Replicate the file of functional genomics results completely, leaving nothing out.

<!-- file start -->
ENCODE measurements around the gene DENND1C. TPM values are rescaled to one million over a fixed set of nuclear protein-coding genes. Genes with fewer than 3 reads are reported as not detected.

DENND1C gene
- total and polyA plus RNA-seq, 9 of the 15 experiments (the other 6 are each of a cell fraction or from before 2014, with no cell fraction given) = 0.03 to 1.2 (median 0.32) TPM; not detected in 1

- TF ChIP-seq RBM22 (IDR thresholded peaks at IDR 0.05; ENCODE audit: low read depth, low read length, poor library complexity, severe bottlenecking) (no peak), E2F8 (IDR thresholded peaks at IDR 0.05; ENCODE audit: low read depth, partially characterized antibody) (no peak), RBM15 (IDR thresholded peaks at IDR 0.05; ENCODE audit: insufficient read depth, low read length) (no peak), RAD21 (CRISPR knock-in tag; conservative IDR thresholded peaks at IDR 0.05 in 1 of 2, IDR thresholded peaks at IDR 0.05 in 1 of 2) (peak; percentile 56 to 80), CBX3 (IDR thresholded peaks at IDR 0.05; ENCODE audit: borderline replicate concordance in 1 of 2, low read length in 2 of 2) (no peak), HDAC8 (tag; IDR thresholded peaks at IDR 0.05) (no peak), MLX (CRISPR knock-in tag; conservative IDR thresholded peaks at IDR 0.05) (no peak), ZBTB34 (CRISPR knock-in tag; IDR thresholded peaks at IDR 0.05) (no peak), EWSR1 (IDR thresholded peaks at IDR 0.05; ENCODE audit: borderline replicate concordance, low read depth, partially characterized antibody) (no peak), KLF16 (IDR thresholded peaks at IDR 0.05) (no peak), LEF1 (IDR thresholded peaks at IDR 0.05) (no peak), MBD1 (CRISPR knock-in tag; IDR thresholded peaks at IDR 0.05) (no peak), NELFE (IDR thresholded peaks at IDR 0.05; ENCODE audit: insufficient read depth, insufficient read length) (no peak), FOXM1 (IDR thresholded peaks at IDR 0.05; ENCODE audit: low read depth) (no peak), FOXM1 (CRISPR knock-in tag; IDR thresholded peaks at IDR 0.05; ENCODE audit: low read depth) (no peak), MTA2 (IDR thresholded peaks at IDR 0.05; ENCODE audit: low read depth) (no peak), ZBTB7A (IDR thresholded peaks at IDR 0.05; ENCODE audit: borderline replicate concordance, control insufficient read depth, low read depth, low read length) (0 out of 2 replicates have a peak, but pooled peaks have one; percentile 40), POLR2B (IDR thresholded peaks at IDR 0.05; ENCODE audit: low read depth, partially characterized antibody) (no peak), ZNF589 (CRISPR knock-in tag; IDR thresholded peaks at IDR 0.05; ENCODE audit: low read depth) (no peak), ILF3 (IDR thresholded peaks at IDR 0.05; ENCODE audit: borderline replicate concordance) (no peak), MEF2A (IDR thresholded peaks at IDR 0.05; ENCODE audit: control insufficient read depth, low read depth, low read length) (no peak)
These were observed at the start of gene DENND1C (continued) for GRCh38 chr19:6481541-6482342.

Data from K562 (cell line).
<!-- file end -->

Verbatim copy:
ENCODE measurements around the gene DENND1C. TPM values are rescaled to one million over a fixed set of nuclear protein-coding genes. Genes with fewer than 3 reads are reported as not detected.

DENND1C gene
- total and polyA plus RNA-seq, 9 of the 15 experiments (the other 6 are each of a cell fraction or from before 2014, with no cell fraction given) = 0.03 to 1.2 (median 0.32) TPM; not detected in 1

- TF ChIP-seq RBM22 (IDR thresholded peaks at IDR 0.05; ENCODE audit: low read depth, low read length, poor library complexity, severe bottlenecking) (no peak), E2F8 (IDR thresholded peaks at IDR 0.05; ENCODE audit: low read depth, partially characterized antibody) (no peak), RBM15 (IDR thresholded peaks at IDR 0.05; ENCODE audit: insufficient read depth, low read length) (no peak), RAD21 (CRISPR knock-in tag; conservative IDR thresholded peaks at IDR 0.05 in 1 of 2, IDR thresholded peaks at IDR 0.05 in 1 of 2) (peak; percentile 56 to 80), CBX3 (IDR thresholded peaks at IDR 0.05; ENCODE audit: borderline replicate concordance in 1 of 2, low read length in 2 of 2) (no peak), HDAC8 (tag; IDR thresholded peaks at IDR 0.05) (no peak), MLX (CRISPR knock-in tag; conservative IDR thresholded peaks at IDR 0.05) (no peak), ZBTB34 (CRISPR knock-in tag; IDR thresholded peaks at IDR 0.05) (no peak), EWSR1 (IDR thresholded peaks at IDR 0.05; ENCODE audit: borderline replicate concordance, low read depth, partially characterized antibody) (no peak), KLF16 (IDR thresholded peaks at IDR 0.05) (no peak), LEF1 (IDR thresholded peaks at IDR 0.05) (no peak), MBD1 (CRISPR knock-in tag; IDR thresholded peaks at IDR 0.05) (no peak), NELFE (IDR thresholded peaks at IDR 0.05; ENCODE audit: insufficient read depth, insufficient read length) (no peak), FOXM1 (IDR thresholded peaks at IDR 0.05; ENCODE audit: low read depth) (no peak), FOXM1 (CRISPR knock-in tag; IDR thresholded peaks at IDR 0.05; ENCODE audit: low read depth) (no peak), MTA2 (IDR thresholded peaks at IDR 0.05; ENCODE audit: low read depth) (no peak), ZBTB7A (IDR thresholded peaks at IDR 0.05; ENCODE audit: borderline replicate concordance, control insufficient read depth, low read depth, low read length) (0 out of 2 replicates have a peak, but pooled peaks have one; percentile 40), POLR2B (IDR thresholded peaks at IDR 0.05; ENCODE audit: low read depth, partially characterized antibody) (no peak), ZNF589 (CRISPR knock-in tag; IDR thresholded peaks at IDR 0.05; ENCODE audit: low read depth) (no peak), ILF3 (IDR thresholded peaks at IDR 0.05; ENCODE audit: borderline replicate concordance) (no peak), MEF2A (IDR thresholded peaks at IDR 0.05; ENCODE audit: control insufficient read depth, low read depth, low read length) (no peak)
These were observed at the start of gene DENND1C (continued) for GRCh38 chr19:6481541-6482342.

Data from K562 (cell line).